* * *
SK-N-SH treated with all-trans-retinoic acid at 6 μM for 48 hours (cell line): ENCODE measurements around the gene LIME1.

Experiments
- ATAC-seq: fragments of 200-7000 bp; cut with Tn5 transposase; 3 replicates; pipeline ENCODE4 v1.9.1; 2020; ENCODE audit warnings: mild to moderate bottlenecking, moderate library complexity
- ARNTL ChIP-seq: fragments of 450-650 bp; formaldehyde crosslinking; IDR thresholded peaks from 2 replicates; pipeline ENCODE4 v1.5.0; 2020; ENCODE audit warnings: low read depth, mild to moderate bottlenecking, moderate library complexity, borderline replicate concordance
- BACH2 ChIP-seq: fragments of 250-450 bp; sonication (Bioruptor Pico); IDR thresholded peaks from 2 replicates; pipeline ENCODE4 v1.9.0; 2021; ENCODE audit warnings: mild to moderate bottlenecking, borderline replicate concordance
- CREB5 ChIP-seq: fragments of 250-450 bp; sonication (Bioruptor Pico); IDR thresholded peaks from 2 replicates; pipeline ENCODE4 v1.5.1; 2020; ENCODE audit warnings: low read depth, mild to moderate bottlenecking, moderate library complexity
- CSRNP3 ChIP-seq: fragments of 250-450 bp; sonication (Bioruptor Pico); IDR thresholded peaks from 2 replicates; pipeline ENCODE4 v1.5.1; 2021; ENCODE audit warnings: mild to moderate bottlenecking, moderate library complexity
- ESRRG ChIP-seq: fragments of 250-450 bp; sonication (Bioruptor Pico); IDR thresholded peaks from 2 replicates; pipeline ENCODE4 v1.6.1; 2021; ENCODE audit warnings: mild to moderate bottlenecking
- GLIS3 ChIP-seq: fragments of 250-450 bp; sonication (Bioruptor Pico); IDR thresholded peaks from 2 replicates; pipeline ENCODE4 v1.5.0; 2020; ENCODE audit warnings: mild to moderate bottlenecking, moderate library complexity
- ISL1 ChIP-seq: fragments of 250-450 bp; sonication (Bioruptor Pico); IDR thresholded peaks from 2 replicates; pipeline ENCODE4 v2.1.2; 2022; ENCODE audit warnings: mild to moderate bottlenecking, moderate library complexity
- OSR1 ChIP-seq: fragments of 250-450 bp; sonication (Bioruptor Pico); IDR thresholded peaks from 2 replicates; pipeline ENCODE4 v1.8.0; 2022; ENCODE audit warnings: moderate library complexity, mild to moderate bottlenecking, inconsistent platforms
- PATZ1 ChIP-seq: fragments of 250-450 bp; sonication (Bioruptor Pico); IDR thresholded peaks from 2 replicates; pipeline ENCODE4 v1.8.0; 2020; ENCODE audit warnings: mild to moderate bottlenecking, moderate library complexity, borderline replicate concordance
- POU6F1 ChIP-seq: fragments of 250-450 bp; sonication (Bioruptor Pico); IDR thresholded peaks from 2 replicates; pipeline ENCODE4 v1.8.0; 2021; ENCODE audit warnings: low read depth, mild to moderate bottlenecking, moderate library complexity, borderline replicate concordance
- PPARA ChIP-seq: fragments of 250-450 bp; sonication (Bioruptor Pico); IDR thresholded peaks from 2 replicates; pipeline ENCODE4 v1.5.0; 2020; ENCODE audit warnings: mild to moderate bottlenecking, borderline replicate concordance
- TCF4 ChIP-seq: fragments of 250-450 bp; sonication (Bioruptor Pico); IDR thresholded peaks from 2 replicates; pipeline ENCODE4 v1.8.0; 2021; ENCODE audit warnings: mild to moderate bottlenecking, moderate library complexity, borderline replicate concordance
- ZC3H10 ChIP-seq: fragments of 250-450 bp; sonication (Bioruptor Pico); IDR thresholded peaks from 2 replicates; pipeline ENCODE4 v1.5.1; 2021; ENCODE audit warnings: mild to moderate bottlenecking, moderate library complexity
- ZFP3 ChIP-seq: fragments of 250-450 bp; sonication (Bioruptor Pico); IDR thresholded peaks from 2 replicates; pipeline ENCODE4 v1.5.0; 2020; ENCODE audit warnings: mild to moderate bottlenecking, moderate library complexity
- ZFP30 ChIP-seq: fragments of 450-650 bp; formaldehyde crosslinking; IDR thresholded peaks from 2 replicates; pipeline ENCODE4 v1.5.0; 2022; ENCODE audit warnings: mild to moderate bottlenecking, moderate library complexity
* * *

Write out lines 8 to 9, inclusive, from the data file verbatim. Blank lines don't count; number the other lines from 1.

- ESRRG ChIP-seq: fragments of 250-450 bp; sonication (Bioruptor Pico); IDR thresholded peaks from 2 replicates; pipeline ENCODE4 v1.6.1; 2021; ENCODE audit warnings: mild to moderate bottlenecking
- GLIS3 ChIP-seq: fragments of 250-450 bp; sonication (Bioruptor Pico); IDR thresholded peaks from 2 replicates; pipeline ENCODE4 v1.5.0; 2020; ENCODE audit warnings: mild to moderate bottlenecking, moderate library complexity